CONFERENCE

Hosted by the Laureate Program in International Law at Melbourne Law School

Thursday, May 31, 2018 —  Saturday, June 2, 2018

 

The language and logic of humanitarianism occupy an increasingly central place in international law. Humanitarian reason has shaped the ideology, practice, and technologies of international law over the past century, including through the re-description of the laws of war as international humanitarian law, the framing of mass displacement and armed conflict as ‘humanitarian’ crises, the use of humanitarian justifications for intervention, occupation, and detention, and the representation of international law as an expression of the conscience of humanity.

For some, this trend is clearly positive – international law is reimagined as humanity’s law, humanity as the alpha and omega of international law. Yet critics have pointed to the dark side of these developments and of the humanitarian logic operating within international law, arguing that consolidation of the laws of war has served the interests of powerful groups and states at key moments of potential challenge to existing systems of rule, humanitarianism has been taken up as a language to rationalise the violence of certain forms of occupation, intervention, and warfare, international humanitarian law has displaced other more constraining forms of law as the world becomes imagined as a global battlefield, humanitarian NGOs have served as a fifth column that has enabled particular forms of social transformation and constrained others, and a supposedly impartial humanitarianism has displaced politics.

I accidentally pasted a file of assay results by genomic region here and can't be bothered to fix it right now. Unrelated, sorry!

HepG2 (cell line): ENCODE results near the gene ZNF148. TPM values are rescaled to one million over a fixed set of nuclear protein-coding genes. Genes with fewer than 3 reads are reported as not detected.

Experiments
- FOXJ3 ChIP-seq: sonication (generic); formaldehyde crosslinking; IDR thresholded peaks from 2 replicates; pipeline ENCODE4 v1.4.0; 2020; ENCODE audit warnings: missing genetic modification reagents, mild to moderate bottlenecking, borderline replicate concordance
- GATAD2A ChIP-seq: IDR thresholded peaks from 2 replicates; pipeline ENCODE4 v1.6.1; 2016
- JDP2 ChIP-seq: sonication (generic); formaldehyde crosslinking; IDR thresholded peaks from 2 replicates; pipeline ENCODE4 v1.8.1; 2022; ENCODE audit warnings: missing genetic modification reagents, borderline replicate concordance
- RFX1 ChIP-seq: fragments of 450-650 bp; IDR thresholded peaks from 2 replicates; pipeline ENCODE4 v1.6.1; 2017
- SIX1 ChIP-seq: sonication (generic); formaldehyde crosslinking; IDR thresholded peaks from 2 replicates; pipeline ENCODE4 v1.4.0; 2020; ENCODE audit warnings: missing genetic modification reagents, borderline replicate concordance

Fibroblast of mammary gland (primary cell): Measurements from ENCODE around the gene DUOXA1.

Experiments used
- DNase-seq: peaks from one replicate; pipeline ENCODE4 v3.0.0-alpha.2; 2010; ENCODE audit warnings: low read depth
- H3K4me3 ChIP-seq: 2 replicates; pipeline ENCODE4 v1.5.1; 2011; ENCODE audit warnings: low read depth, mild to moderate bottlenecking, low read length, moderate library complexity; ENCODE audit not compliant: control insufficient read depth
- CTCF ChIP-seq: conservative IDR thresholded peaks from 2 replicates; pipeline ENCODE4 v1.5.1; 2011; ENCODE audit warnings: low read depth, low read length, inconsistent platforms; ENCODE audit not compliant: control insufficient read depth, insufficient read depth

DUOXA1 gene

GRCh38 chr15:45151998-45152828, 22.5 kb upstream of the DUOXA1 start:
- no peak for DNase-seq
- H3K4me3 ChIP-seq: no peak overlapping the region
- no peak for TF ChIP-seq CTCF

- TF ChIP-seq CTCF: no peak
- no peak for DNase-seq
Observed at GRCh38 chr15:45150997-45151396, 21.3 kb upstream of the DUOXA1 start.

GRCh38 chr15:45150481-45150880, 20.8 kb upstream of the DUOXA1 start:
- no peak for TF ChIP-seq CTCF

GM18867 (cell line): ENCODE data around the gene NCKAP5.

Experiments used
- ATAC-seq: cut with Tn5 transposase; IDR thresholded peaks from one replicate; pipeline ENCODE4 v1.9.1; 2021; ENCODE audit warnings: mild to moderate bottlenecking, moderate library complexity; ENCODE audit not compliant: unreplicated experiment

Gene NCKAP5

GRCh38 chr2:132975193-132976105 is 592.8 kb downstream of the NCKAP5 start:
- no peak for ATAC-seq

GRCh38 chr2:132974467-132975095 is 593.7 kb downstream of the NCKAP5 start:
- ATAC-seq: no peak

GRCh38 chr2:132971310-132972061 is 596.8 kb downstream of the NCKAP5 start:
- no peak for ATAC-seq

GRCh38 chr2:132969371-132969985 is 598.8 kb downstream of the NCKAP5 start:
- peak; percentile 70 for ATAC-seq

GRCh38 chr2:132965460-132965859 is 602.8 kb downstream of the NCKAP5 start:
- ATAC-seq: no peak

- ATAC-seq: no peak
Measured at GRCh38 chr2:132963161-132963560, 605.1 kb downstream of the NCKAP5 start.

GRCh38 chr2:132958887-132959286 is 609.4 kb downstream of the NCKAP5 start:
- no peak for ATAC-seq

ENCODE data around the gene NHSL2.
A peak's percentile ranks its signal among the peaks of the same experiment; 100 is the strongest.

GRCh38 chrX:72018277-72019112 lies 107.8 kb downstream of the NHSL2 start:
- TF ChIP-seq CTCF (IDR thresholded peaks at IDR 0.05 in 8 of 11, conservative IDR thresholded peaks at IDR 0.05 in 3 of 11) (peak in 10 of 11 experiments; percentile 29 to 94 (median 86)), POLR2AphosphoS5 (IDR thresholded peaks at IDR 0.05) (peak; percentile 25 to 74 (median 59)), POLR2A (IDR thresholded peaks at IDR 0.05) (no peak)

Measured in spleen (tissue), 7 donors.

The conference was convened by Professor Anne Orford, ARC Australian Laureate Fellow and Director of the Laureate Program in International Law, and Ms Anna Saunders, Senior Program Fellow with the Laureate Program in International Law. It brought together scholars working in law, history, international relations, and political theory to think critically about the ideology, institutions, practices, and technologies that condition modern humanitarianism and its relation to international law. Funding for the conference was provided by the Australian Research Council through Professor Orford's Laureate Fellowship Award.